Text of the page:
U.S. stocks closed lower Thursday, despite a surge in oil prices, as investors digested the European Central Bank's latest monetary policy decision and remarks made by its president, Mario Draghi.
"I think the market is sort of cross-fixed with all that's going on," said Bruce McCain, chief investment strategist at Key Private Bank. "Investors are trying to figure out whether they zig or zag."
"We need better earnings to justify these higher prices," he said.
The Dow Jones industrial average closed about 50 points lower, with Apple contributing the most losses.
"Markets are concerned that central banks have little left to spur up demand," said Quincy Krosby, market strategist at Prudential Financial. "The market is treading water, waiting for more data."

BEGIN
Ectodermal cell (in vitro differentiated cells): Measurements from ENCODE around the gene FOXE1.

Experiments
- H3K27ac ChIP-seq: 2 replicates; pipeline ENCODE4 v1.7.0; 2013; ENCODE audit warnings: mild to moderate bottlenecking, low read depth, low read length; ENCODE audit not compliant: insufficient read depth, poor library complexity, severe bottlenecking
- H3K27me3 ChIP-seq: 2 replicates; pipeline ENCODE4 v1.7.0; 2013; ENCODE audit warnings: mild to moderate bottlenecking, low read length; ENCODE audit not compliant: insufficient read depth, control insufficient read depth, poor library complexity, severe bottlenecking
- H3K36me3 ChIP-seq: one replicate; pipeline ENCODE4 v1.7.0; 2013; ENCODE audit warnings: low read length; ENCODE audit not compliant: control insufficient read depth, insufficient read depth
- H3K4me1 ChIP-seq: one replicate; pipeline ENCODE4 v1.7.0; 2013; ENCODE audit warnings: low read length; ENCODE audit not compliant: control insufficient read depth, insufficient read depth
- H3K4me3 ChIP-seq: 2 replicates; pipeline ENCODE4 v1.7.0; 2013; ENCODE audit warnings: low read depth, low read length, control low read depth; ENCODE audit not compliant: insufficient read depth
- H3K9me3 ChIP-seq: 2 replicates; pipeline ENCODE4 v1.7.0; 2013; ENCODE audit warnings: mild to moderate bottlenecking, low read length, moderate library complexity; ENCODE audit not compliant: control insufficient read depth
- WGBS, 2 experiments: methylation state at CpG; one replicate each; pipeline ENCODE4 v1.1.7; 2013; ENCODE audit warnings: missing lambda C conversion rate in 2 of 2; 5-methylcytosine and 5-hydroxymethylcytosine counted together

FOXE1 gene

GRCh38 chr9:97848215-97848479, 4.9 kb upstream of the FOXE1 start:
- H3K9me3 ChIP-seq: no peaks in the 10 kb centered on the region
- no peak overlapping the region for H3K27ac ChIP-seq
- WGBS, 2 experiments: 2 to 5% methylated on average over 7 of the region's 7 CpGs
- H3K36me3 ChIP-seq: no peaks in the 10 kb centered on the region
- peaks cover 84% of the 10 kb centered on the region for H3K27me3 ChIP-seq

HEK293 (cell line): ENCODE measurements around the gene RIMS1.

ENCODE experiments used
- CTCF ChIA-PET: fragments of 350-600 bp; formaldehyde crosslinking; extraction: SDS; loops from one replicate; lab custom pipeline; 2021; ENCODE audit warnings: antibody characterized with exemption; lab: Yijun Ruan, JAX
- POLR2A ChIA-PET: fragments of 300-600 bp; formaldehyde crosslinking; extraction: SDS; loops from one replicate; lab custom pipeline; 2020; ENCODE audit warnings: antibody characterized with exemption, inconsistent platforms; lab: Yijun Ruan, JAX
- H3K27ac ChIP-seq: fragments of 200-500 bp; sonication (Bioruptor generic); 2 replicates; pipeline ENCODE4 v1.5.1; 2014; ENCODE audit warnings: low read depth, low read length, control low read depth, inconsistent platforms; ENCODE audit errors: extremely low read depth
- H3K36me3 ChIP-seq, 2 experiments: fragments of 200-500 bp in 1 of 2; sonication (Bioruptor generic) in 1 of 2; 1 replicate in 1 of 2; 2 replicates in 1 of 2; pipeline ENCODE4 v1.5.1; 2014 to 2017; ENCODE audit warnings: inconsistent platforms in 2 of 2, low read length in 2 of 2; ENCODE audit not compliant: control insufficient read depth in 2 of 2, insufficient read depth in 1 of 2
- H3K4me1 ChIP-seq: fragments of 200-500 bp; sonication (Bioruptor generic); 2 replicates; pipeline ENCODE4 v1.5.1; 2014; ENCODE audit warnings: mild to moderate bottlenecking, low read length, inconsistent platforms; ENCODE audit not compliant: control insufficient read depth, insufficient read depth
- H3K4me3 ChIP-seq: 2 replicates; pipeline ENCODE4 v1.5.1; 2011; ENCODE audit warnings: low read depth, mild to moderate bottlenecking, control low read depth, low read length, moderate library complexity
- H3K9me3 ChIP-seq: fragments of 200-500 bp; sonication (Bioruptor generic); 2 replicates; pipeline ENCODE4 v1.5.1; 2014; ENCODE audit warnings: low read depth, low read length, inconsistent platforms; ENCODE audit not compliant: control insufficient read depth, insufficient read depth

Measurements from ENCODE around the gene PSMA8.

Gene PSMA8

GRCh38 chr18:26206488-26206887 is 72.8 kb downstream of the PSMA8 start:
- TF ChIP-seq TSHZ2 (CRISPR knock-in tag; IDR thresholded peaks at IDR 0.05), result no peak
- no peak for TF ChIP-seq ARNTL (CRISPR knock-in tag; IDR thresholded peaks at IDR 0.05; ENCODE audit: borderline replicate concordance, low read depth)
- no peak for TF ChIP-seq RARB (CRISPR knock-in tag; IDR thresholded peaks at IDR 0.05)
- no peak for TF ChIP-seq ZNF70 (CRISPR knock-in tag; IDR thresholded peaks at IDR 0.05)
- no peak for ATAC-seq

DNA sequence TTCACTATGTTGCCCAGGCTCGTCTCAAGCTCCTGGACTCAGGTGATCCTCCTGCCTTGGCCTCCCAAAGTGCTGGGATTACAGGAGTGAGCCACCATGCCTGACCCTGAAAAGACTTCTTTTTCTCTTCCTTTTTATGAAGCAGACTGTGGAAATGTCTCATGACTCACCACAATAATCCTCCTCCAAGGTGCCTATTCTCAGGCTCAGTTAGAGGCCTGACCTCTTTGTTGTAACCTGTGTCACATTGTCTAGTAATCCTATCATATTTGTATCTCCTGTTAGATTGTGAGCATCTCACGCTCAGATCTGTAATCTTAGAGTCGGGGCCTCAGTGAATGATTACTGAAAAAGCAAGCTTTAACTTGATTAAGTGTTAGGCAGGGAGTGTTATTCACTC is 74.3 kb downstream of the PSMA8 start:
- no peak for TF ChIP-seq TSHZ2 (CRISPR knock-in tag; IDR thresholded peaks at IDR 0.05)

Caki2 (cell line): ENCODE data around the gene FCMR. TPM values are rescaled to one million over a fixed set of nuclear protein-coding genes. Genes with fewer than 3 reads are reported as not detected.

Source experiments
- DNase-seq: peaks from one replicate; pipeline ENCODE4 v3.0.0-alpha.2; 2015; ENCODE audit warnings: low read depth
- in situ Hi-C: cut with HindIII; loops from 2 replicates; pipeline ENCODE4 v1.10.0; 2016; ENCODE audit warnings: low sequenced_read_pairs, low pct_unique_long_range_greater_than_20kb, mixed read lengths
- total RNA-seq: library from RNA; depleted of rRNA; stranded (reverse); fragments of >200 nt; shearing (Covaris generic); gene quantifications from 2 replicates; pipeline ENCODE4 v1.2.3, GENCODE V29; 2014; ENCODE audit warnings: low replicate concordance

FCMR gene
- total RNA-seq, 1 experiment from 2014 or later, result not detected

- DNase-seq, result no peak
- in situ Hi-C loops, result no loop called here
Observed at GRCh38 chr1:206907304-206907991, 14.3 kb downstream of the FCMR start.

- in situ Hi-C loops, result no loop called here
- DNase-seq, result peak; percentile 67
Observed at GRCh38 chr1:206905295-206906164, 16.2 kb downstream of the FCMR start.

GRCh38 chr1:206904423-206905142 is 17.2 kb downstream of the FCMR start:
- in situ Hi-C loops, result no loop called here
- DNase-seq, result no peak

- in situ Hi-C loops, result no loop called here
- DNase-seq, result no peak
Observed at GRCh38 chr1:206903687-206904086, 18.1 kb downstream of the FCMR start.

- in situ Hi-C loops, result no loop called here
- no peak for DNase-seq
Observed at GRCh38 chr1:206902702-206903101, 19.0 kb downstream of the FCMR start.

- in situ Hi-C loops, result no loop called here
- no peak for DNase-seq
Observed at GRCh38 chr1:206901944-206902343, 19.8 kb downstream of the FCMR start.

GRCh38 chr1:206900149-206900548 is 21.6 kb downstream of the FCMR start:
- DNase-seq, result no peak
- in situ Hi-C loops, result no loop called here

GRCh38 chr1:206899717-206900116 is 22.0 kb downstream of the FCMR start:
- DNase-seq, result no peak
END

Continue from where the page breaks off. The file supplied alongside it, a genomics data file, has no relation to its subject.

The S&P 500 fell approximately 0.2 percent, with information technology lagging.
"The S&P 500 became short-term overbought when it rebounded from its September 1 low," said Katie Stockton, chief technical strategist at BTIG. "Short-term momentum has been weak for about a month now. I think that's reflective of the tug of war between those defensive stocks and the more offensive sectors."
The Nasdaq composite underperformed and snapped a four-day winning streak, falling about 0.5 percent as Apple slid 2.6 percent. Apple's stock fell a day after unveiling its latest iPhone model. On Thursday, the firm said it will not release pre-order numbers for the phone, saying those figures are "no longer a representative metric for our investors and consumers."
The ECB kept interest rates unchanged and did not announce an extension of its quantitative easing program. Draghi said in a news conference the central bank did not discuss an extension of said program, but added the program will run until the end of next March or beyond, if necessary.